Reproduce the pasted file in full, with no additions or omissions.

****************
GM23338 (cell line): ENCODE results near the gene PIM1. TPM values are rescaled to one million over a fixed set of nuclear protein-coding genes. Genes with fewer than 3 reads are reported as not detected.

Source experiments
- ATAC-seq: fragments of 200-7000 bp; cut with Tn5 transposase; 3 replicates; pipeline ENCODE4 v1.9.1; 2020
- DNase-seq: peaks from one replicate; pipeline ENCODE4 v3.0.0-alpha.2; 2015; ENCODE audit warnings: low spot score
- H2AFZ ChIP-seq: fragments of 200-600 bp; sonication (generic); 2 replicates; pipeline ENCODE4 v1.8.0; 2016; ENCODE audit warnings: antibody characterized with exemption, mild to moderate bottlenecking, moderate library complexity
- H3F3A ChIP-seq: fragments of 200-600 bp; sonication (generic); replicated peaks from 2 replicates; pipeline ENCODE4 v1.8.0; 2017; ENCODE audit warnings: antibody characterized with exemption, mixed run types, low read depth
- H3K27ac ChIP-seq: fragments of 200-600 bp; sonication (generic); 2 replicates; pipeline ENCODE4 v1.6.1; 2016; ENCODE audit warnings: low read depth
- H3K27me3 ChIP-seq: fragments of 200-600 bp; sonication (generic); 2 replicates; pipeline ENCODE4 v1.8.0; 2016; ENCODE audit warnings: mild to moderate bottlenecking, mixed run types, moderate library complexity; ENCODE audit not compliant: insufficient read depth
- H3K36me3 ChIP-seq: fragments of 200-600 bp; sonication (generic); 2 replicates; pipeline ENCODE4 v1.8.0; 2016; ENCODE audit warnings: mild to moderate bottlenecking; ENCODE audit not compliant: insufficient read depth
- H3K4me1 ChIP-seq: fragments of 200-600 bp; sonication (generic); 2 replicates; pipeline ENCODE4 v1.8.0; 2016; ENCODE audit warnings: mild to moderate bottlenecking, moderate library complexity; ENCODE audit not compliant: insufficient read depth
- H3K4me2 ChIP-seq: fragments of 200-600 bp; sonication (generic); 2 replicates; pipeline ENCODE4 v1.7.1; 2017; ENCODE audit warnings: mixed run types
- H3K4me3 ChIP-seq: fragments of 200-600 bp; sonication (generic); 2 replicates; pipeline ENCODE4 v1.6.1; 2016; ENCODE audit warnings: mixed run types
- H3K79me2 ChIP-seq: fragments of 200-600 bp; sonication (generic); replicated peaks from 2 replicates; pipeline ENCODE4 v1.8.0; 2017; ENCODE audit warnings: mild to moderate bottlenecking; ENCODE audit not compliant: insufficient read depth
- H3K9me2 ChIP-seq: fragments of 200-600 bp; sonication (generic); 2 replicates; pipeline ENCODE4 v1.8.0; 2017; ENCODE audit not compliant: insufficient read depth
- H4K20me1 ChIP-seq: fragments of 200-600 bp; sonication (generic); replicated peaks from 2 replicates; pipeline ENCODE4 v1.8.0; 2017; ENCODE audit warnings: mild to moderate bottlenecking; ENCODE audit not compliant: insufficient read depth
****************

GM23338 (cell line): ENCODE results near the gene PIM1. TPM values are rescaled to one million over a fixed set of nuclear protein-coding genes. Genes with fewer than 3 reads are reported as not detected.

Source experiments
- ATAC-seq: fragments of 200-7000 bp; cut with Tn5 transposase; 3 replicates; pipeline ENCODE4 v1.9.1; 2020
- DNase-seq: peaks from one replicate; pipeline ENCODE4 v3.0.0-alpha.2; 2015; ENCODE audit warnings: low spot score
- H2AFZ ChIP-seq: fragments of 200-600 bp; sonication (generic); 2 replicates; pipeline ENCODE4 v1.8.0; 2016; ENCODE audit warnings: antibody characterized with exemption, mild to moderate bottlenecking, moderate library complexity
- H3F3A ChIP-seq: fragments of 200-600 bp; sonication (generic); replicated peaks from 2 replicates; pipeline ENCODE4 v1.8.0; 2017; ENCODE audit warnings: antibody characterized with exemption, mixed run types, low read depth
- H3K27ac ChIP-seq: fragments of 200-600 bp; sonication (generic); 2 replicates; pipeline ENCODE4 v1.6.1; 2016; ENCODE audit warnings: low read depth
- H3K27me3 ChIP-seq: fragments of 200-600 bp; sonication (generic); 2 replicates; pipeline ENCODE4 v1.8.0; 2016; ENCODE audit warnings: mild to moderate bottlenecking, mixed run types, moderate library complexity; ENCODE audit not compliant: insufficient read depth
- H3K36me3 ChIP-seq: fragments of 200-600 bp; sonication (generic); 2 replicates; pipeline ENCODE4 v1.8.0; 2016; ENCODE audit warnings: mild to moderate bottlenecking; ENCODE audit not compliant: insufficient read depth
- H3K4me1 ChIP-seq: fragments of 200-600 bp; sonication (generic); 2 replicates; pipeline ENCODE4 v1.8.0; 2016; ENCODE audit warnings: mild to moderate bottlenecking, moderate library complexity; ENCODE audit not compliant: insufficient read depth
- H3K4me2 ChIP-seq: fragments of 200-600 bp; sonication (generic); 2 replicates; pipeline ENCODE4 v1.7.1; 2017; ENCODE audit warnings: mixed run types
- H3K4me3 ChIP-seq: fragments of 200-600 bp; sonication (generic); 2 replicates; pipeline ENCODE4 v1.6.1; 2016; ENCODE audit warnings: mixed run types
- H3K79me2 ChIP-seq: fragments of 200-600 bp; sonication (generic); replicated peaks from 2 replicates; pipeline ENCODE4 v1.8.0; 2017; ENCODE audit warnings: mild to moderate bottlenecking; ENCODE audit not compliant: insufficient read depth
- H3K9me2 ChIP-seq: fragments of 200-600 bp; sonication (generic); 2 replicates; pipeline ENCODE4 v1.8.0; 2017; ENCODE audit not compliant: insufficient read depth
- H4K20me1 ChIP-seq: fragments of 200-600 bp; sonication (generic); replicated peaks from 2 replicates; pipeline ENCODE4 v1.8.0; 2017; ENCODE audit warnings: mild to moderate bottlenecking; ENCODE audit not compliant: insufficient read depth